CourseHorse Co-Founder: People Are Spending Locally in Adult Education
There’s no shortage of options for people looking to beef up their knowledge in a wide variety of skills and subjects. Those in search for continuing and professional education services can choose from an increasingly vast spread of online-only classes, but it often turns out that they’d rather sit in a classroom instead of in front of their computer. When Nihal Parthasarathi discovered that people were giving up on taking local classes because there was no organized method to search for them, he co-founded CourseHorse.
The company, which recently announced that it has raised $4 million in Series B funding, powers a local discovery engine connecting students and classes (and taking a commission on every registration). Street Fight recently spoke to Parthasarathi about where the money will be directed, and the various local opportunities in ed tech and adult education.
What was it about the state of education technology back in 2010 or so that inspired you to launch CourseHorse? Why did you think this was a market that needed disrupting?
I was doing tech consulting for a major provider of test prep. The test prep company was trying to figure out the alternatives in the market and how people could find them. And as a consultant I was saying: “There are a ton of different alternatives other than the big brands that people know about.” But they were super difficult to find.
It always feels like technology comes last to the education space, and I think of the education space as where it’s most possible to have an impact on the world, so this was a major problem. That was the core inspiration for CourseHorse. After digging into the problem, I realized that consumers were struggling — when you survey people who set out to learn something, you find that the majority of them never actually engage in any learning experiences. They give up during the search process because they cite that it’s too difficult. I thought, this is a noble aspiration, so we should make it easier for them.
Your recent funding will be directed toward market expansion, and I’m wondering if you can dive deeper into that. Is there specific consumer demand that you guys are responding to?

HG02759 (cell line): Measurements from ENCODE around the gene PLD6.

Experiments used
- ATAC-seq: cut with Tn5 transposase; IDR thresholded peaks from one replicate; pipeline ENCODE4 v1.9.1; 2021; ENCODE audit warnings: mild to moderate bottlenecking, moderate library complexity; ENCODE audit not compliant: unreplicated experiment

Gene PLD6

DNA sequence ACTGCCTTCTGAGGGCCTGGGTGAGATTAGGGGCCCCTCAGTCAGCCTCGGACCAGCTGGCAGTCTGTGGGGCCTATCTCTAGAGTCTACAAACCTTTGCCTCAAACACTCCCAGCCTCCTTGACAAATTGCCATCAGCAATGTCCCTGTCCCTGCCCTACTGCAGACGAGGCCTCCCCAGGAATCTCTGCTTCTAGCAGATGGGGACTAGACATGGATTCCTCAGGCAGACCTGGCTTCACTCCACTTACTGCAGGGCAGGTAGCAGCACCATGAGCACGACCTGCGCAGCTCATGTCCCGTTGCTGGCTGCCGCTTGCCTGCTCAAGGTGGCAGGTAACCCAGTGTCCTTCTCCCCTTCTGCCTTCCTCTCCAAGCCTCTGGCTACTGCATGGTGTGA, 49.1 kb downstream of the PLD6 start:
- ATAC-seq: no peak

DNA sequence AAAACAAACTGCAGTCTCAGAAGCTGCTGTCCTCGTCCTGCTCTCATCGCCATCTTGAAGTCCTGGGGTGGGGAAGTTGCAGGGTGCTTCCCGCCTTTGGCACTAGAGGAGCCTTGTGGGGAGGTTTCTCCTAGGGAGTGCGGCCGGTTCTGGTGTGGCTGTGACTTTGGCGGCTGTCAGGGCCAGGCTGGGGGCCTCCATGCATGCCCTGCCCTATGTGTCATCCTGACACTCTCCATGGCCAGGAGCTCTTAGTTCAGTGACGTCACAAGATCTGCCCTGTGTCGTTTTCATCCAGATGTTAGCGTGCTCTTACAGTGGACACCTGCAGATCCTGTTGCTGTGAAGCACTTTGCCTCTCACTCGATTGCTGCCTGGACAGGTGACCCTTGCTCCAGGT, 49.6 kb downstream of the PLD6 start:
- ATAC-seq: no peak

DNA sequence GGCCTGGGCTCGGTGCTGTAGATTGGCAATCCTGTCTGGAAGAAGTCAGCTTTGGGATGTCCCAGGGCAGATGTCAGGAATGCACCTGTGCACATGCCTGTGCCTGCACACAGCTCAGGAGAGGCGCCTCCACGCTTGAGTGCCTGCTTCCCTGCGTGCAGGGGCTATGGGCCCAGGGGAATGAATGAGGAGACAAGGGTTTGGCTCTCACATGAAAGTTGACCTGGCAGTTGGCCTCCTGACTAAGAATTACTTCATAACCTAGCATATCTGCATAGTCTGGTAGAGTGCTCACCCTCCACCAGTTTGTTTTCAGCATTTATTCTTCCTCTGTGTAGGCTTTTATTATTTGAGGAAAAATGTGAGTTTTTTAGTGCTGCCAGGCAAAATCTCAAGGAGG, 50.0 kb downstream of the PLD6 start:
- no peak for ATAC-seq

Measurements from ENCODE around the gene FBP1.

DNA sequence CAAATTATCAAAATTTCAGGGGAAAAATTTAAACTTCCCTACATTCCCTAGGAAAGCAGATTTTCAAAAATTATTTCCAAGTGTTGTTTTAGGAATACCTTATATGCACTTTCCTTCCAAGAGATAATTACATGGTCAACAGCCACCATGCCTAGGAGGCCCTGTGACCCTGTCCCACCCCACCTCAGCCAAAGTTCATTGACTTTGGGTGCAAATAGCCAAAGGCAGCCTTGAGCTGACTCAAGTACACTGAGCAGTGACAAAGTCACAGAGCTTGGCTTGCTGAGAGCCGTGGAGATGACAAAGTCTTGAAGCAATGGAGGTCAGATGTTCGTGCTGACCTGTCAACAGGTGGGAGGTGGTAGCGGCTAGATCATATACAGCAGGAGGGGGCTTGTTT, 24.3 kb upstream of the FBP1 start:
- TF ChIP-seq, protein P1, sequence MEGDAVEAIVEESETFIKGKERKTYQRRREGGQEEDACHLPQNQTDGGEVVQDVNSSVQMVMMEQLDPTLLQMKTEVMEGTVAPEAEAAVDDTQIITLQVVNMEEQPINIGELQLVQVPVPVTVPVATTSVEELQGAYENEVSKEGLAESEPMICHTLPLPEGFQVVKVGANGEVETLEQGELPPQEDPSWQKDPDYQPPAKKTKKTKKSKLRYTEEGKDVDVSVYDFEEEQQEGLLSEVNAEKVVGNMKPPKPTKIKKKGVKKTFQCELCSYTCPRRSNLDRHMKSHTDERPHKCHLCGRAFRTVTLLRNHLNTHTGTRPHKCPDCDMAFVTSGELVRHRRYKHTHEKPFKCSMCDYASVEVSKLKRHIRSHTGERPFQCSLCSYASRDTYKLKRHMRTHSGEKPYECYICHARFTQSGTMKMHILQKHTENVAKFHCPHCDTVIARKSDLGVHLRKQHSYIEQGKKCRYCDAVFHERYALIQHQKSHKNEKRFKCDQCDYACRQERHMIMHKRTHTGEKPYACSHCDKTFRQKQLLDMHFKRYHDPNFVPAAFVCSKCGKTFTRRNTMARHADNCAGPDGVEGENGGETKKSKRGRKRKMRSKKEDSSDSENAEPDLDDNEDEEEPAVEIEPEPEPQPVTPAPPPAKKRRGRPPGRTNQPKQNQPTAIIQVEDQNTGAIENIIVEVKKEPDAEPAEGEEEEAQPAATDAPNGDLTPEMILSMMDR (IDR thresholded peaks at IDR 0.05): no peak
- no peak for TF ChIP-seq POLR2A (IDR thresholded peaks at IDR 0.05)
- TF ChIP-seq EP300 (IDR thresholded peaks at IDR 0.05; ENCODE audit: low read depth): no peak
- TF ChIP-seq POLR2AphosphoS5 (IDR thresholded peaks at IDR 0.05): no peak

There are a couple of trends that are important when thinking about our business. Number one is that the majority of millennials still prefer to learn things in a classroom. Even though there’s a huge amount of money being poured into the online space, it turns out people prefer to be in a classroom, with structure, with their peers. There’s also upheaval happening in the adult education space. There’s a major skills gap, particularly in tech — people are graduating from college but don’t have the skills employers are expecting them to have when they join the workforce. You’re seeing new companies and tech schools fill that gap and provide these actionable skills that are marketable to employers. And the last theme is that when people think about how they want to spend their disposable income, dollars are shifting away from buying goods and toward buying experiences, largely local experiences.
We’re at the cornerstone of these trends. We’re the only company able to service that huge local learning need, so when we spend our money, it’s about expansion. We’re a pretty small team, and one of the things we’re trying to do is put more butts in seats and expand our marketing and engineering teams. With marketing, it’s about how we can get in front of consumers so they’re more aware of the 70,000-80,000 classes we have on our site. With engineering, we’re due for some pretty major upgrades with our product, so we want to hire for UX and design to take it to the next level.
The other piece is growth on a geographic scale. We’re live in L.A., New York, and Chicago, but we believe that this problem exists in every major city in the U.S., in every major city in the world. So the faster we can be local in more cities, the sooner we can help those communities learn.
Besides commission, are there opportunities for diversifying revenue?